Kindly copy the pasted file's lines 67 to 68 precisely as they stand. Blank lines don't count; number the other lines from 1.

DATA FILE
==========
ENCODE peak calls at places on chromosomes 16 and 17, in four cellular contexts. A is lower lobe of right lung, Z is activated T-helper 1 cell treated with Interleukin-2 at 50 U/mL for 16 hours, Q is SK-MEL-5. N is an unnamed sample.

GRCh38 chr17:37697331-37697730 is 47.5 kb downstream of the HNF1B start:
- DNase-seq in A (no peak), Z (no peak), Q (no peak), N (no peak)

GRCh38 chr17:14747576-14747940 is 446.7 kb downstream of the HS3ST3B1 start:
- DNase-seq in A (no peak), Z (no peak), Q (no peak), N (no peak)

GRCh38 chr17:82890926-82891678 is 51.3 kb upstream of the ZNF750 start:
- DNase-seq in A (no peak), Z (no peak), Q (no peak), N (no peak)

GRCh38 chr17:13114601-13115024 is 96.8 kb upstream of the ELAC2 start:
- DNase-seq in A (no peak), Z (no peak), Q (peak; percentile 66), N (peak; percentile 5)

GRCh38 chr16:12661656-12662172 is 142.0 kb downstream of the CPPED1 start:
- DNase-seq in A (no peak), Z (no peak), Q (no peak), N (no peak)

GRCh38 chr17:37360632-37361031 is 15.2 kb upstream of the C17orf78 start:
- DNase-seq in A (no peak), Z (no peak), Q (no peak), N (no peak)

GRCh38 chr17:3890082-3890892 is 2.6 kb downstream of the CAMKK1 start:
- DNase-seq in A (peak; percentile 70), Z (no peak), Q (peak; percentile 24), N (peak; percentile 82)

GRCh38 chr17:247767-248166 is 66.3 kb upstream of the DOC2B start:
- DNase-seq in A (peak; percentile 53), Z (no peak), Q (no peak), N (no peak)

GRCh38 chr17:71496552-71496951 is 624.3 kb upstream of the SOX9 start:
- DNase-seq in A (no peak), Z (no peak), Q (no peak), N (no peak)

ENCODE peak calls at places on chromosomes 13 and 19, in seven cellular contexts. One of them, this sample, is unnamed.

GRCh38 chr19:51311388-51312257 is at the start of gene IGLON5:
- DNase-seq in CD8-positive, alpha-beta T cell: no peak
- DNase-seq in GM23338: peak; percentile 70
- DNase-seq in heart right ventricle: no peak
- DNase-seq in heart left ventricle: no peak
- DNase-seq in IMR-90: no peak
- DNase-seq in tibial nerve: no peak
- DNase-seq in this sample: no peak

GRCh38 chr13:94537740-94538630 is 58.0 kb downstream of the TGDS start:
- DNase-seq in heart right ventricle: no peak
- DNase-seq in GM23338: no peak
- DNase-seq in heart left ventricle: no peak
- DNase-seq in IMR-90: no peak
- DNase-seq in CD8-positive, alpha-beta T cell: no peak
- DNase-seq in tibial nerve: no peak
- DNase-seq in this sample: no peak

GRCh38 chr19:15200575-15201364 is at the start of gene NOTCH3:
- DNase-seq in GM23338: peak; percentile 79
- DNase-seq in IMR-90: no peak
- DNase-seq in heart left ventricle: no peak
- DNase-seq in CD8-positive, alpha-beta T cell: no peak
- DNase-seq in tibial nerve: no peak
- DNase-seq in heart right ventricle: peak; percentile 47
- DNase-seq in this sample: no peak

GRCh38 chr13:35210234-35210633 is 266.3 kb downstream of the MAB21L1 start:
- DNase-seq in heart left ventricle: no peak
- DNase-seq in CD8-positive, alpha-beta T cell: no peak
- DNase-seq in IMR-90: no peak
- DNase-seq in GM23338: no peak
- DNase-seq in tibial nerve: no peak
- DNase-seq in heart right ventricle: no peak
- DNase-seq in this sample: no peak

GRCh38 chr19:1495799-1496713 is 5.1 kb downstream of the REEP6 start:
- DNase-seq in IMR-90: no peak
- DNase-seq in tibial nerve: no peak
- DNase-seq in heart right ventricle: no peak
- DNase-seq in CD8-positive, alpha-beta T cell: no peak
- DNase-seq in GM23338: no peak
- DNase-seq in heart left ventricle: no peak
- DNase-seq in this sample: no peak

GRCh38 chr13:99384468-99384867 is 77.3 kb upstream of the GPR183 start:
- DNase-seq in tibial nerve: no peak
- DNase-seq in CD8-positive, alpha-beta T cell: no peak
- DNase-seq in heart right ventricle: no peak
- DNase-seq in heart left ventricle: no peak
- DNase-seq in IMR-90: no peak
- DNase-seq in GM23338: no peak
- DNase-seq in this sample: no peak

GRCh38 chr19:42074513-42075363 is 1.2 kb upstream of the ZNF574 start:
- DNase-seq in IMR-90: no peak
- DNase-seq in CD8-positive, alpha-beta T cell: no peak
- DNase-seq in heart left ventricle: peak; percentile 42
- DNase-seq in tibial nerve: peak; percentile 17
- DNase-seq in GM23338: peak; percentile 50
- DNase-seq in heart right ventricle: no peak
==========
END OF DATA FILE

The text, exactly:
- DNase-seq in GM23338: no peak
- DNase-seq in this sample: no peak